Friday, November 18, 2016

Forgotten Books: Ki-Gor--and the Giant Gorilla Men - John Peter Drummond


Okay, I'll admit that the author of this third entry in the Ki-Gor series had me at "Giant Gorilla-Men". From the Fall 1939 issue of JUNGLE STORIES, this yarn finds Ki-Gor and the beautiful redheaded aviatrix Helene Vaughn making their way across Africa toward the east coast, where Helene hopes to find an outpost of civilization so she can return to America and Ki-Gor can be restored to his rightful family in England. Of course, Ki-Gor isn't sure if he really wants to go. I mean, he is the Lord of the Jungle, after all. He's really just going along to humor Helene, who he rescued after her plane crashed.

Their journey is interrupted by a clash with some gorillas who are far from their usual hunting grounds and who seem more man-like than regular gorillas. One of them carries off Helene, and Ki-Gor sets out to rescue her yet again. Then he encounters a native tribe led by a former American sailor from Chicago named George Spelvin. I don't think this is the same character who's later known as Tembu George, but he's an excellent sidekick for Ki-Gor and not as stereotypical as you might expect. The gorillas have been plaguing George's tribe, too, so he and Ki-Gor team up and invade a lost valley known as the Land of the Living Dead, where the gorillas have been coming from.

Yep, it's another lost civilization of sorts, with an evil ruler, some pseudo-science, and plenty of danger for Ki-Gor, Helene, and George. It's all pretty silly, but I was raised on this sort of stuff and still love it. I don't know who wrote this one. It's similar but a little different from the second novel in the series, just as that one was similar but a little different from the first. I really don't feel like this is the work of John Murray Reynolds, who wrote the first novel, but at this late date it's hard to say for sure. Helene is less competent in this one and doesn't have much to do. George is a great character, though, and I hope he hangs around for a while in the series. The gorilla men turn out to be a little disappointing, but overall this is still a pretty entertaining yarn for an old pulp fan like me. If you fit that description, you might enjoy it, too.


9 comments:

Walker Martin said...

I have a set of JUNGLE STORIES and it is fun to read. My favorite writer by far is Dan Cushman who wrote not only the Armless O'Neill series but others starring men similar to Armless.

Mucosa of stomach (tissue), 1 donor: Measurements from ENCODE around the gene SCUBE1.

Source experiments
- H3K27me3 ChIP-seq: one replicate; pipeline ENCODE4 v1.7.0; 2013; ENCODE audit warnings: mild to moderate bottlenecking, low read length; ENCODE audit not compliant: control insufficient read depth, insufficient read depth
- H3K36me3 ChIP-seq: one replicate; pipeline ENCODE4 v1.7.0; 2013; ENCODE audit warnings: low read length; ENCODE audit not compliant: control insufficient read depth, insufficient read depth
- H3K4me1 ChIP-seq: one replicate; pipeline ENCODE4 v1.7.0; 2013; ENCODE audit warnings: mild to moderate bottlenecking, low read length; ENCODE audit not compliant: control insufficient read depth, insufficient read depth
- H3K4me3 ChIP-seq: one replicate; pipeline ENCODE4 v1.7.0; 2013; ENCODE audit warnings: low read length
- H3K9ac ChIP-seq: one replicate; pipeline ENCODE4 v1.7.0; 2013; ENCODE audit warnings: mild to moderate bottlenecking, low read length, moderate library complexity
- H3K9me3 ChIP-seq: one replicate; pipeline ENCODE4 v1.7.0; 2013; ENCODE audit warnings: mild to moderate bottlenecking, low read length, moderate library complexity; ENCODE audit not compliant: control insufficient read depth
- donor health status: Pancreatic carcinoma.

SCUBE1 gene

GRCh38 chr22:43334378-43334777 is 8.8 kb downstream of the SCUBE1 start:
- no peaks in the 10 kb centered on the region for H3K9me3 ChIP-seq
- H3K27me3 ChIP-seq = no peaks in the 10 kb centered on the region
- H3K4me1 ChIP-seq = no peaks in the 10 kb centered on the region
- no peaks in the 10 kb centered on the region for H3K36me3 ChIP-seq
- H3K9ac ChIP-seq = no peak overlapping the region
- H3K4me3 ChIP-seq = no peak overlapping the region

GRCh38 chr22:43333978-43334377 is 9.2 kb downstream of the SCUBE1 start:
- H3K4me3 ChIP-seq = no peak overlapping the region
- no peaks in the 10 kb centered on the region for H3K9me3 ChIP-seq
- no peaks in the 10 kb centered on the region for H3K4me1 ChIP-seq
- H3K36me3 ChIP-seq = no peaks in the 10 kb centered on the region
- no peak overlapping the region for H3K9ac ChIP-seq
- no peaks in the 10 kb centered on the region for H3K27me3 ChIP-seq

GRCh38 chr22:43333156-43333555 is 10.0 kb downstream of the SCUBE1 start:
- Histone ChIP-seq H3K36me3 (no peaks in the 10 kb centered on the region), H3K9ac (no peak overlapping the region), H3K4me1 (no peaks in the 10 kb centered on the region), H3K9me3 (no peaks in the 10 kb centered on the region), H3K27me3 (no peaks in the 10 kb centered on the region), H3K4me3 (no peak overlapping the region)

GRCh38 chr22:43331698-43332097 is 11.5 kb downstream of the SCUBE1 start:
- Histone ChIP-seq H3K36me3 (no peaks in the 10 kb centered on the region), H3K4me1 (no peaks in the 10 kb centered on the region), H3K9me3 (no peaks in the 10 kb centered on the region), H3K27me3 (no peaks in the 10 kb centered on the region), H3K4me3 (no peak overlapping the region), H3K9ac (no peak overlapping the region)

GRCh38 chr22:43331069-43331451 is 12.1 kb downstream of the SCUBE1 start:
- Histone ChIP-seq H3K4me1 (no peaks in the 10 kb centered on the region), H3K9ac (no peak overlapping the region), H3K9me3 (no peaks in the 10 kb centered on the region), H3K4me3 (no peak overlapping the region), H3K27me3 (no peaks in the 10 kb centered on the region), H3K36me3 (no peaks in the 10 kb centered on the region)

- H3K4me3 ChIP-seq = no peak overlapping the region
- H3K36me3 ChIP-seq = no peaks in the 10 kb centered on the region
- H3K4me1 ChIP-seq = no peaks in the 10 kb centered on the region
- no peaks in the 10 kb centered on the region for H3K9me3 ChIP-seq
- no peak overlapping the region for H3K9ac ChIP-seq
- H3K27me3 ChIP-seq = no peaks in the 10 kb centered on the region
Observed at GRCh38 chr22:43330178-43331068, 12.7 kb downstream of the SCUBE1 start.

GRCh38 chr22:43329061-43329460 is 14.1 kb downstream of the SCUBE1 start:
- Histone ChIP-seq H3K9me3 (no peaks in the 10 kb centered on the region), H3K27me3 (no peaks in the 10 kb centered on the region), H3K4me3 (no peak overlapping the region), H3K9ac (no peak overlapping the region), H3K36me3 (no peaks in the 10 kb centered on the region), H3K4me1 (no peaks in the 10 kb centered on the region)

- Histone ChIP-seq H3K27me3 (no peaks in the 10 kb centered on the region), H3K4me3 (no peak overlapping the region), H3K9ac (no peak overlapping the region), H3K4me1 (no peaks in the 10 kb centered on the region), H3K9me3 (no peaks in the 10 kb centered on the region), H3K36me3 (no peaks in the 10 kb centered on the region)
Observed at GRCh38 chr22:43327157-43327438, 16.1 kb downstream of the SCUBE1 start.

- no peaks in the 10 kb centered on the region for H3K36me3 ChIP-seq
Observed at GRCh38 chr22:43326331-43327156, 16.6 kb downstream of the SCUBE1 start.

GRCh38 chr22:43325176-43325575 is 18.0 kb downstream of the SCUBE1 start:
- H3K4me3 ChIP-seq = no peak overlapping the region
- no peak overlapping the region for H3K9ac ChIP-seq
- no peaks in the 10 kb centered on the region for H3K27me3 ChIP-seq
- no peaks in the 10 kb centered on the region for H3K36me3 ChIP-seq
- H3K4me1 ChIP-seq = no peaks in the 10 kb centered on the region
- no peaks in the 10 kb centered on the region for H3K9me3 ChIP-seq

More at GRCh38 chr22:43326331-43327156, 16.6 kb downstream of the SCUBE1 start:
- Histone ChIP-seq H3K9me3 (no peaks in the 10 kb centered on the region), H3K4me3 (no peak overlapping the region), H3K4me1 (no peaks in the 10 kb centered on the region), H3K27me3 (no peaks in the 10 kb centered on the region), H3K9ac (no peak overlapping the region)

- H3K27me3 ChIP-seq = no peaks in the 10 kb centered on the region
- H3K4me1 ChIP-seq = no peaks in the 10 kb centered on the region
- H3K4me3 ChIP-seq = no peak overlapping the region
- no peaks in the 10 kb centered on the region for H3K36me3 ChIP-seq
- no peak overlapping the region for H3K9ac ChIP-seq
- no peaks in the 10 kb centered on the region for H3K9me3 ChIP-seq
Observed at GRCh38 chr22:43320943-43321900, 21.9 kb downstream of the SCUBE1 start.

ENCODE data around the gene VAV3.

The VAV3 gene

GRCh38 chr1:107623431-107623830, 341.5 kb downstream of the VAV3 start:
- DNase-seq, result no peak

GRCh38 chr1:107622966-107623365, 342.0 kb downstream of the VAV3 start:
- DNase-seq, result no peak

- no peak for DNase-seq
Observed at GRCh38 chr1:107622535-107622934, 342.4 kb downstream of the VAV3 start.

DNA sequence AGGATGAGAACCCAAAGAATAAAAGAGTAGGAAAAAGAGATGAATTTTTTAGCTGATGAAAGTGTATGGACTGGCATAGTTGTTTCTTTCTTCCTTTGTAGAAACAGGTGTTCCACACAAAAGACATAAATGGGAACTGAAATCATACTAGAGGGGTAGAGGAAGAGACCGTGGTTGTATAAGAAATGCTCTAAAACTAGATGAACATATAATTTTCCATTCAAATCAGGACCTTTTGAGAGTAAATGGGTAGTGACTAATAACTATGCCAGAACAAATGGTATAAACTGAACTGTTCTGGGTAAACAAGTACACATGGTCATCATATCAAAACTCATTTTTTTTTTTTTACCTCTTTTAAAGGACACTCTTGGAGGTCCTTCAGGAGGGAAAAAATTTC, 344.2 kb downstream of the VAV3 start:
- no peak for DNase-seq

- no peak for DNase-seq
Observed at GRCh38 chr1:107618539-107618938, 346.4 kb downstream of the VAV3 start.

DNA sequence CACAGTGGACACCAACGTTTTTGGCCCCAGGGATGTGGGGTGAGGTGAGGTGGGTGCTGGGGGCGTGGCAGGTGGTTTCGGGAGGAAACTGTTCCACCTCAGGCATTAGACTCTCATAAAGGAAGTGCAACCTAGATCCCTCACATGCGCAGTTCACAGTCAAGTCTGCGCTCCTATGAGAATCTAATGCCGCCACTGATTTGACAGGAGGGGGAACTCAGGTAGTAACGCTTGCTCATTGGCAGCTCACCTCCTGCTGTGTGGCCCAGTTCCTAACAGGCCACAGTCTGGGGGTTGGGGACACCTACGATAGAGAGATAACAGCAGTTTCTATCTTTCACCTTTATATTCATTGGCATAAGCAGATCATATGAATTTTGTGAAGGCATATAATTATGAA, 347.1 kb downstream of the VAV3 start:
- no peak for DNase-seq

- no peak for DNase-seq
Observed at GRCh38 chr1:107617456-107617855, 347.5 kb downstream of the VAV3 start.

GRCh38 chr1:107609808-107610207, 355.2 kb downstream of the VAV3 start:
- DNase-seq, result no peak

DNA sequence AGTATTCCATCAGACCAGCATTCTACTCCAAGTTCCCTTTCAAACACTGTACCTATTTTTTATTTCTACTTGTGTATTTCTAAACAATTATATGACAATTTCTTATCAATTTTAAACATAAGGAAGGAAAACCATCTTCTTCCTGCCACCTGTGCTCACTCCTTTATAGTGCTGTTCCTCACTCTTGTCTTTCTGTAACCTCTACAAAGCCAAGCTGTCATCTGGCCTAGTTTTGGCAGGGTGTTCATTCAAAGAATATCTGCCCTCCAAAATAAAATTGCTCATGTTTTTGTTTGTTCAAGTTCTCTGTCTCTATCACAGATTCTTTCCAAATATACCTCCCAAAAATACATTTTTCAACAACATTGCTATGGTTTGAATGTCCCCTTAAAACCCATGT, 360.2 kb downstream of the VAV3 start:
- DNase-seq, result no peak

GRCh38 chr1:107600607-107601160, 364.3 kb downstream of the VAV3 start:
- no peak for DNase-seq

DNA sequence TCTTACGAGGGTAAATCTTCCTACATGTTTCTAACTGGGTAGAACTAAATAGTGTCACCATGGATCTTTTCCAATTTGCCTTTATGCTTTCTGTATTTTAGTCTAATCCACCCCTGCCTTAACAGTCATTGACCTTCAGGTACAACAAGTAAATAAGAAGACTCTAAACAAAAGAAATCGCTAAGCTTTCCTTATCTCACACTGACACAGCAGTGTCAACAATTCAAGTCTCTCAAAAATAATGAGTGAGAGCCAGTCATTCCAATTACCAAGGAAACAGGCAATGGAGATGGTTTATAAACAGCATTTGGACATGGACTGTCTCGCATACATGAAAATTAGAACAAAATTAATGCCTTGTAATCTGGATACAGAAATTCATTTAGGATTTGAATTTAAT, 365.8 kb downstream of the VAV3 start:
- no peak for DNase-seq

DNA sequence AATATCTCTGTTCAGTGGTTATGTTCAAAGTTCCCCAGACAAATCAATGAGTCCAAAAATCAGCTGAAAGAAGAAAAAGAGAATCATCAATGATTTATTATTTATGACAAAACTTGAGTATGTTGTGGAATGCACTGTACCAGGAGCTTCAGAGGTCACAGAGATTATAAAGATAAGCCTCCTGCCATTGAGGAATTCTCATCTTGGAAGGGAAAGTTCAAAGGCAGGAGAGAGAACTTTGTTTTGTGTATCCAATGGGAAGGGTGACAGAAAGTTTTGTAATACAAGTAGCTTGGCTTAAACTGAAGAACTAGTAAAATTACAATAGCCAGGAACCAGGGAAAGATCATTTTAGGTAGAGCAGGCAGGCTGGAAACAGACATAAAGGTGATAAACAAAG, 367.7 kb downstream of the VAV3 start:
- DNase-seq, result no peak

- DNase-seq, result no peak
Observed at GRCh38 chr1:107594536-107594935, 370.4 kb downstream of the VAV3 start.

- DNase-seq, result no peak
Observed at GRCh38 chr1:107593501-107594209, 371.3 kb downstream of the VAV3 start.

Jerry House said...

According to Peter Corrane's Ki-Gor Bibliography, "The story KI-GOR AND THE GIANT GORILLA MAN (Fall 1939) and NIRVANA OF THE SEVEN VOODOOS (Spring 1949) are identical in content."

James Reasoner said...

That strikes me as odd, Jerry, since this one has some definite continuity with the first two novels in the series, but anything is possible in pulp publishing.

Howard Jones said...

Jungle Stories did a lot of reprinting later in its run. Sometimes they'd change out the title, sometimes they wouldn't. At least once they reprinted with a different old title rather than the same old title -- although I kind of wonder if that was an accident.

George indeed recurs, and grows into one of my favorite characters. If you like these early ones, you're going to love some of the later ones when it really picks up steam. My first top picks are in volume 3 of this reprint series.

I gassed on about my love for Ki-Gor over at my own site, here: http://www.howardandrewjones.com/heroic-fiction/pulp/the-mighty-ki-gor-tarzans-forgotten-rival

Todd Mason said...

Well, to my taste PLANET STORIES sharply improved when Jerome Bixby was editing it at the turn of the '50s...was the same true of JUNGLE STORIES?

J F Norris said...

George Spelvin?! Did Drummond work in theater? "George Spelvin" is the fake name usually reserved for surprise roles in a play or extras who never appear on stage. Also it's been used by people who are embarrassed by the work and don't want their real name associated with the production. I've sometimes seen it in movies, but it's more often associated with stage productions and legitimate theater.

Keith West said...

So many pulp reprints, so little time...

Walker Martin said...

As Keith says we live in the Golden Age of Pulp Reprints. Altus Press has over 200 books out so far with an ambitious future schedule of reprints coming soon. In addition we have such reprint lines as Adventure House, Girasol Press, Black Dog Books, Murania Press, and others putting out reprints.

Next big reprint coming out: THE SNARL OF THE BEAST by Carroll John Daly from Altus Press. The Race Williams stories from BLACK MASK! The big book looks like a big black tombstone. Which is suitable for a Race Williams collection!

George said...

I'm buying the ALTUS PRESS series of KI-GOR. Great stuff!